Leadership 101: Leaders Do More With Less
We had a saying in the Marine Corps, “We have been doing so much with so little for so long that we can practically do anything with nothing.” Translation: “Marines do more with less.”
One of the most important skill sets of any great leader is resourcefulness. It’s about realizing that you can do more with less because you and your team have more potential than you may have thought before.
It’s about what we do when the precise resource that we need is not at hand.
It’s about how hard we look to find its replacement or to solve the problem at a difficult, maybe even overwhelming moment.
For our businesses or ministry, it doesn’t mean just exhausting every option, but finding new options that never previously occurred to us.
History shows resourcefulness has separated ordinary people from those considered heroes. It has been applied to get people out of tight spots, as in the near-fatal Apollo 13 mission. It has also been applied to change the way we travel, as demonstrated by the Wright Brothers. Scripture too provides us with some great examples of resourcefulness. When a paralyzed man could not be brought close enough to Jesus because of a large crowd, a few of his friends put their minds together and devised a plan. Luke tells us they climbed atop the roof of the house in which Jesus stood and cut a hole in it. This band of determined friends then lowered their buddy down in the presence of Jesus. And whose faith did the Lord praise? Not the man with the infirmity. The resourceful characters who may have ruined someone else’s roof received the acclaim. They evidently understood what was more important than anything else at that moment in time….Jesus Christ.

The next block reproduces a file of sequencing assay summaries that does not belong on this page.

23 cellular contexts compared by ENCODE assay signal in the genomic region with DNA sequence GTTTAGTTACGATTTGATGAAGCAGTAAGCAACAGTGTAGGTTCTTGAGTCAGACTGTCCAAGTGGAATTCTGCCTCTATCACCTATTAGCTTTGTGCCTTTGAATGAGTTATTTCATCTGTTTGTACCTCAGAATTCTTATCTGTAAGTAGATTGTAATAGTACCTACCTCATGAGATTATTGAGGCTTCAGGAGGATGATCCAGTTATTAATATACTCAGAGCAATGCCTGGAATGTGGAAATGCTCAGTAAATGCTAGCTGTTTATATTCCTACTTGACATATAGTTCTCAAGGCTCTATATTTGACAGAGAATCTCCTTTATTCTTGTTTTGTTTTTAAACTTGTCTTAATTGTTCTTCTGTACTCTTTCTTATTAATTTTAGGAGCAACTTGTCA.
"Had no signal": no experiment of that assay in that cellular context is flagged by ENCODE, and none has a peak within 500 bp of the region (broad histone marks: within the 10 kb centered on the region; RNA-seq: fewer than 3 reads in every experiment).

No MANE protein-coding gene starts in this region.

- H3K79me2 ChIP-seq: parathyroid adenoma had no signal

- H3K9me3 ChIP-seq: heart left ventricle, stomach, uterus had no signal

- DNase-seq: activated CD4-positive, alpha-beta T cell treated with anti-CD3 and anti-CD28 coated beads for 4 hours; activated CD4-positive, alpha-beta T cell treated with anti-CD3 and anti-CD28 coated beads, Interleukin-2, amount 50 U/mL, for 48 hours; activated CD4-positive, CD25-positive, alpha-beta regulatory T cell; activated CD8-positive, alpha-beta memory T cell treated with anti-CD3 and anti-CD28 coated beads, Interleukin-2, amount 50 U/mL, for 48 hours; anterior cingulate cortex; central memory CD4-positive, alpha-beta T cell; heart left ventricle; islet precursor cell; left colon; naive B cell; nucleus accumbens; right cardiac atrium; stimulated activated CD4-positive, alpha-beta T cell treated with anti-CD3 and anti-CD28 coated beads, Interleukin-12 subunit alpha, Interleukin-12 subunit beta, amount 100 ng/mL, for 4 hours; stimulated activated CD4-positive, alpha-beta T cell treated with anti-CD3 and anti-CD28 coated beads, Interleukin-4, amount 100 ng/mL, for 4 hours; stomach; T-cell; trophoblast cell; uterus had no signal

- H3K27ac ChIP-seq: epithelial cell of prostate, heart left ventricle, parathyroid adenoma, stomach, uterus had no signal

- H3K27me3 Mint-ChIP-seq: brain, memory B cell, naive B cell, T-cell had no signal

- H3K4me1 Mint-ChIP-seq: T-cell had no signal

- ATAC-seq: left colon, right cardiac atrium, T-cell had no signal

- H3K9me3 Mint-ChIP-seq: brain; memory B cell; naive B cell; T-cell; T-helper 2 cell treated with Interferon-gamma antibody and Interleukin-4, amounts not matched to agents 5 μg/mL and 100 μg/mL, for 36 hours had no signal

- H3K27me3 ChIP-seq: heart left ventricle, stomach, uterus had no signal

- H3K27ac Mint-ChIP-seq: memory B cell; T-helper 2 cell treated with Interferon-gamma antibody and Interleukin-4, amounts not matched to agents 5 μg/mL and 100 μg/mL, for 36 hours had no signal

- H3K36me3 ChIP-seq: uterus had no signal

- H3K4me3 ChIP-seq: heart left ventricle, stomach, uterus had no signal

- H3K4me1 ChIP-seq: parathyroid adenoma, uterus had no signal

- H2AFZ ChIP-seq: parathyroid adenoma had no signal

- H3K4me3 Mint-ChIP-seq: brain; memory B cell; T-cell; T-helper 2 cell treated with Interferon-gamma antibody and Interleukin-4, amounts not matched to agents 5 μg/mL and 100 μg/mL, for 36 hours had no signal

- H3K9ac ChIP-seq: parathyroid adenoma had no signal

In part, I think resourcefulness is a matter of attitude rather than access. A true leader wants to redefine the possible: extract greater results from the same hours or minutes, cut through the clutter of to-dos and focus on how to get real results. Because for a leader, there is no such thing as limited resources, there are only opportunities for innovation and self-realization…like cutting a hole in someone’s roof for the sake of a friend.
Leadership Minute: Leaders Eat Last
“Leadership is practiced not so much in words as in attitude and in actions.”
During my career in the Marine Corps, I had the privilege to serve a few tours in the training and education community. The purpose of our job was to screen, train, and evaluate prospective and newly commissioned Marine Officers. While on one of these tours, our command had a group of college educators from the nation’s top universities visit us. Like many other groups before them, the purpose of their visit was to find out what made the Marine Corps’ version of leadership so unique and effective.
After providing a few classes on Marine Corps’ History, Core Values, and Basic Leadership, we would then take them to a “field evolution” to observe training. To put the final touches on Marine leadership, we would typically conclude the day by allowing them to observe the most high speed, intense training event of all……chow time.
See when you are with Marines gathering to eat, you will notice that the most junior are served first and the most senior are served last. When you witness this act, you will also note that no order is given. Marines just do it.